September 25, 2018

Let’s get real about digital. For starters, stop calling it “digital.”

As marketing professionals, we like to think we’re pretty good at expressing ourselves. But I’ve noticed we all seem to cling to archaic catchall.

“Digital.”  



As in, “We need to be doing more digital campaigns” or “We want to focus on digital marketing” or “According to my digital watch, it’s 1988.” 

I’m not saying we should eradicate the word from our collective professional vocabulary. I just think it’s time we take a good honest look at what it means to be…well…you know, and see if we can’t identify a few universal truths.

TRUTH 1: STOP SAYING “DIGITAL” LIKE IT’S ONE THING.

I stream my TV from an app. I watch news on my computer. And I get my sports highlights from Instagram clips—that were most-likely recorded to a phone from broadcast TV.

See, “digital” isn’t just one thing. So, saying you want to create a digital campaign is like saying you want a communications campaign. There’s no singular digital space. It’s all been jumbled into a complex stew of media, hardware, 
distribution channels, platforms and devices.

So, if you want web banners, say it. If you want pre-roll, be clear. But don’t just lump everything under one catchall. 

More importantly, don’t get caught up on the place where your campaign lives. Focus on all the places it could go.

Which leads us to…

TRUTH 2: GREAT IDEAS EVENTUALLY MAKE THEIR WAY TO DIGITAL SPACE.

One of the most shared images on the internet last year was a regular, old poster. Located outside a tiny pub in London, the poster wasn’t clickable. It wasn’t like-able. And it definitely wasn’t digital.

But it was funny and it was smart, so it caught people’s attention. In fact, it was so clever, that a random passerby took a photo with his digital (sorry) camera and uploaded it to his social media account.

The post—and the ordinary, old poster—went viral. It was featured on blogs and news sites and photo-sharing apps, in the exact same way it would have been, had it been released on a digital platform like Facebook or Instagram.

The lesson? If your idea is good enough, people will notice.

TRUTH 3: THE BEST “DIGITAL” CAMPAIGNS WEAVE TRADITIONAL AND DIGITAL MEDIA TOGETHER.

Every platform, whether traditional or digital, has advantages and disadvantages.

Print allows an idea to be tangible. Film allows it to be emotional. Outdoor lets it go big. And social media lets an idea go out, get shared and come back completely re-mixed.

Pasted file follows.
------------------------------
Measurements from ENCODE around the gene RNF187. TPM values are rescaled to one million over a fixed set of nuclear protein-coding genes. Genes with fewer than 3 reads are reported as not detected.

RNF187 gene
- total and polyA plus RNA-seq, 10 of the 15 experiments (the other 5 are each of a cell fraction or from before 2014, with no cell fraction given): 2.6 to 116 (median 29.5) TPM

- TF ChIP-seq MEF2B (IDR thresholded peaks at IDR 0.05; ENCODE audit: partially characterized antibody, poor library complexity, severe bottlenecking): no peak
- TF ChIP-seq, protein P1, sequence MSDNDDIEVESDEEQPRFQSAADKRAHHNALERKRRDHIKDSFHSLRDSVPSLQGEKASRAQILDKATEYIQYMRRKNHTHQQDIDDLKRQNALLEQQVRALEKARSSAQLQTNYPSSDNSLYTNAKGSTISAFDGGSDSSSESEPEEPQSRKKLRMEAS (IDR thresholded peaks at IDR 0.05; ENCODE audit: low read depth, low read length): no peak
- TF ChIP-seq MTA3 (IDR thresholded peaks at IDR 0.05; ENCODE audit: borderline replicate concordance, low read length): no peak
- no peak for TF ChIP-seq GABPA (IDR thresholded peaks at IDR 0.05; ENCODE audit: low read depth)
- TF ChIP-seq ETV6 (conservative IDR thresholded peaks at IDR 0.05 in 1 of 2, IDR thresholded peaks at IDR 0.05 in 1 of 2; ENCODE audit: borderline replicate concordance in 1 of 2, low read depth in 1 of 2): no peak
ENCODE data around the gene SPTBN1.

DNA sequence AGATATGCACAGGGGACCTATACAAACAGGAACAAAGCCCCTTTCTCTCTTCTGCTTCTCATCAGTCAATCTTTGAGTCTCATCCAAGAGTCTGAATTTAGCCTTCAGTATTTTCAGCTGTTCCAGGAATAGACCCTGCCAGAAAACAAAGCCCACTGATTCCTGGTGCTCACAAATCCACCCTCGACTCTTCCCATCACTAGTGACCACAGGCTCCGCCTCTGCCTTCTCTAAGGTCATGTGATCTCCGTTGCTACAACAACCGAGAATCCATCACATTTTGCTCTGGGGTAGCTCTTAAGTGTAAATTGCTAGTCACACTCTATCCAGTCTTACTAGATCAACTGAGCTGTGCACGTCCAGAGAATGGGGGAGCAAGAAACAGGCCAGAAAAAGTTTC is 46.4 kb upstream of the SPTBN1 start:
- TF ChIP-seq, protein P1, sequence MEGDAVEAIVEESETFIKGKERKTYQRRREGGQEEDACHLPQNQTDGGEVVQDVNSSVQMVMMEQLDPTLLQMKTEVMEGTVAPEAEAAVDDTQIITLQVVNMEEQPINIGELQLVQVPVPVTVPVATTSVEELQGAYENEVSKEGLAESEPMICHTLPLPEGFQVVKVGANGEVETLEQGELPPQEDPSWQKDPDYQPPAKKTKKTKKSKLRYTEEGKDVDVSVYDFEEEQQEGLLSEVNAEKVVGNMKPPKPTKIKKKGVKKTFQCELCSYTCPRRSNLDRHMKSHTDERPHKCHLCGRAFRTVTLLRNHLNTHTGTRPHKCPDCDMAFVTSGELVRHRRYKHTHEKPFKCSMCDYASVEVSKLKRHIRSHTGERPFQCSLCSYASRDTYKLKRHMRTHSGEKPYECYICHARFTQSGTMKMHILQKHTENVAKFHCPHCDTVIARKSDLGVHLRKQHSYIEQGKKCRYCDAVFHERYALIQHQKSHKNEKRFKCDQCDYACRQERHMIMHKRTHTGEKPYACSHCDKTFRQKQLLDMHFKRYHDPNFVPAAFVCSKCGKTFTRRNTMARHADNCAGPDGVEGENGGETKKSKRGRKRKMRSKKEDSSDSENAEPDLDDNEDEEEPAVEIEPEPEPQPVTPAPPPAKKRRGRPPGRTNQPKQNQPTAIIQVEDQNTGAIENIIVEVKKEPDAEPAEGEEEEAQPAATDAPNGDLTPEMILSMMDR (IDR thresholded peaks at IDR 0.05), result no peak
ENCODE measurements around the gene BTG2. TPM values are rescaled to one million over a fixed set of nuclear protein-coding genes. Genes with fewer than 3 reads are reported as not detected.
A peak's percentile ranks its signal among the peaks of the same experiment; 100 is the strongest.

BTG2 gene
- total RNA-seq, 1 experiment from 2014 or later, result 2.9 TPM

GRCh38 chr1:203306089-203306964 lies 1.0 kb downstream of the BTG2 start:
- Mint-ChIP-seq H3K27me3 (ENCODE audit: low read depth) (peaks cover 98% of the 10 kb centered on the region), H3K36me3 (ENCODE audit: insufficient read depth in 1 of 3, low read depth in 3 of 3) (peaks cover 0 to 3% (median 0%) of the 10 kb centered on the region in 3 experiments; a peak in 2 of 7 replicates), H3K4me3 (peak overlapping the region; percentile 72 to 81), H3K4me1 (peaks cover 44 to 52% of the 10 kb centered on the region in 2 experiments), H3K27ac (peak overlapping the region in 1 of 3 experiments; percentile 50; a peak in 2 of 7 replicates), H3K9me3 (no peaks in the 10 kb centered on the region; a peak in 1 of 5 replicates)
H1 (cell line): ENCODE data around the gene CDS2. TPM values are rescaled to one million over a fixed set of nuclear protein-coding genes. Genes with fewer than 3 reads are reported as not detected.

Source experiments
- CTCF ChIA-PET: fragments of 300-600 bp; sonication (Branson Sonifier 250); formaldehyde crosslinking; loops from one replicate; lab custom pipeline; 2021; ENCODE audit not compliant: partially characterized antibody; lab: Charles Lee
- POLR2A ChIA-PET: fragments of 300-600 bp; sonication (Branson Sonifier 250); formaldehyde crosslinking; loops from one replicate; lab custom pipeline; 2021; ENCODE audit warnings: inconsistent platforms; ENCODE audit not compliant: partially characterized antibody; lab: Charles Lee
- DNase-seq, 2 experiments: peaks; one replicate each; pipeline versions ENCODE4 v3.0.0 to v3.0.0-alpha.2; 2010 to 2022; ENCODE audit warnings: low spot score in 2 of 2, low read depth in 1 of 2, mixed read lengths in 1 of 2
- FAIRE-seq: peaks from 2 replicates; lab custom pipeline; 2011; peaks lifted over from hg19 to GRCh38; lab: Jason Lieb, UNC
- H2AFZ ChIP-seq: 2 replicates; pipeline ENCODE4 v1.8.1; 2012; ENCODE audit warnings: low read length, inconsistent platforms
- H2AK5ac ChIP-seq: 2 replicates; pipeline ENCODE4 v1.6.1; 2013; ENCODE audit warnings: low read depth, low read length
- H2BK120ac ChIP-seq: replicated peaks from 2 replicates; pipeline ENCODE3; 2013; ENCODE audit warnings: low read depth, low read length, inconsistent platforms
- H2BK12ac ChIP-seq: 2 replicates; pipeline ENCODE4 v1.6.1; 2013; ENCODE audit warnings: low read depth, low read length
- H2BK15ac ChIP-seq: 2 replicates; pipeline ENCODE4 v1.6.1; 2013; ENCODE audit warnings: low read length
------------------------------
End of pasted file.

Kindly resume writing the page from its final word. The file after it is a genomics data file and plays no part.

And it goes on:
However, the best campaigns use all the different formats and platforms together to tell a brand’s story like an orchestra—each playing an important part in a delicately-woven symphony.

In this brilliant campaign from Burger King, a big promotion started with a very non-digital medium—a letter.

https://vimeo.com/182462684

But it didn’t stop at the letter. Because the letter got a response. As did the website and the film. Which got the attention of the press. Which encouraged people to post on social. Which got more attention from the press, which got more attention from the public and just like that, all of these different mediums and platforms had intertwined into a swirling, self-feeding tidal wave of publicity.

So, was it a digital campaign or a traditional one? The answer is “yes.” Because the best campaigns follow the most important truth of them all.

TRUTH 4: YOUR CAMPAIGN (WHETHER DIGITAL OR TRADITIONAL) HAS TO BE INTERESTING.

Pretend you’re at a party. You’re chatting with a friend and there’s a lull in the conversation. Suddenly, she remembers a funny new commercial, or crazy viral video, or a post on her Facebook feed, and she launches into a, “Hey did you see that thing…” speech. 

Why?

Because she found it interesting!

If you want people to talk about your brand or your product, make sure you say something worth talking about. After all, that’s the way the public is going to judge your campaign. So that’s the way you need to judge the campaign. It needs to be so interesting and so memorable, that it’s worth talking about—outside of your weekly status meeting.

You see, it doesn’t matter if it’s the latest digital platform, or a time-tested traditional medium, an idea has to make someone laugh, cry, think, feel or heck, just sit up and pay attention.

Otherwise, it’s just noise. And that’s the truth.

Are you making the right promise?

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